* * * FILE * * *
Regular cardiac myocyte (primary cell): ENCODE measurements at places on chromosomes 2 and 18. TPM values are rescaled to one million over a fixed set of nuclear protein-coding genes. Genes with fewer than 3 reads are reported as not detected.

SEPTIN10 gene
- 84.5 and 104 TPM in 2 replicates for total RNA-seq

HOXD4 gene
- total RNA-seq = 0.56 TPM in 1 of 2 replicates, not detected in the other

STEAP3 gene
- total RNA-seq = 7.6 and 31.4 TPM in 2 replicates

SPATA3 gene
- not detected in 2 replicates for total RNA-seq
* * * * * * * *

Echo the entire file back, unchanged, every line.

Regular cardiac myocyte (primary cell): ENCODE measurements at places on chromosomes 2 and 18. TPM values are rescaled to one million over a fixed set of nuclear protein-coding genes. Genes with fewer than 3 reads are reported as not detected.

SEPTIN10 gene
- 84.5 and 104 TPM in 2 replicates for total RNA-seq

HOXD4 gene
- total RNA-seq = 0.56 TPM in 1 of 2 replicates, not detected in the other

STEAP3 gene
- total RNA-seq = 7.6 and 31.4 TPM in 2 replicates

SPATA3 gene
- not detected in 2 replicates for total RNA-seq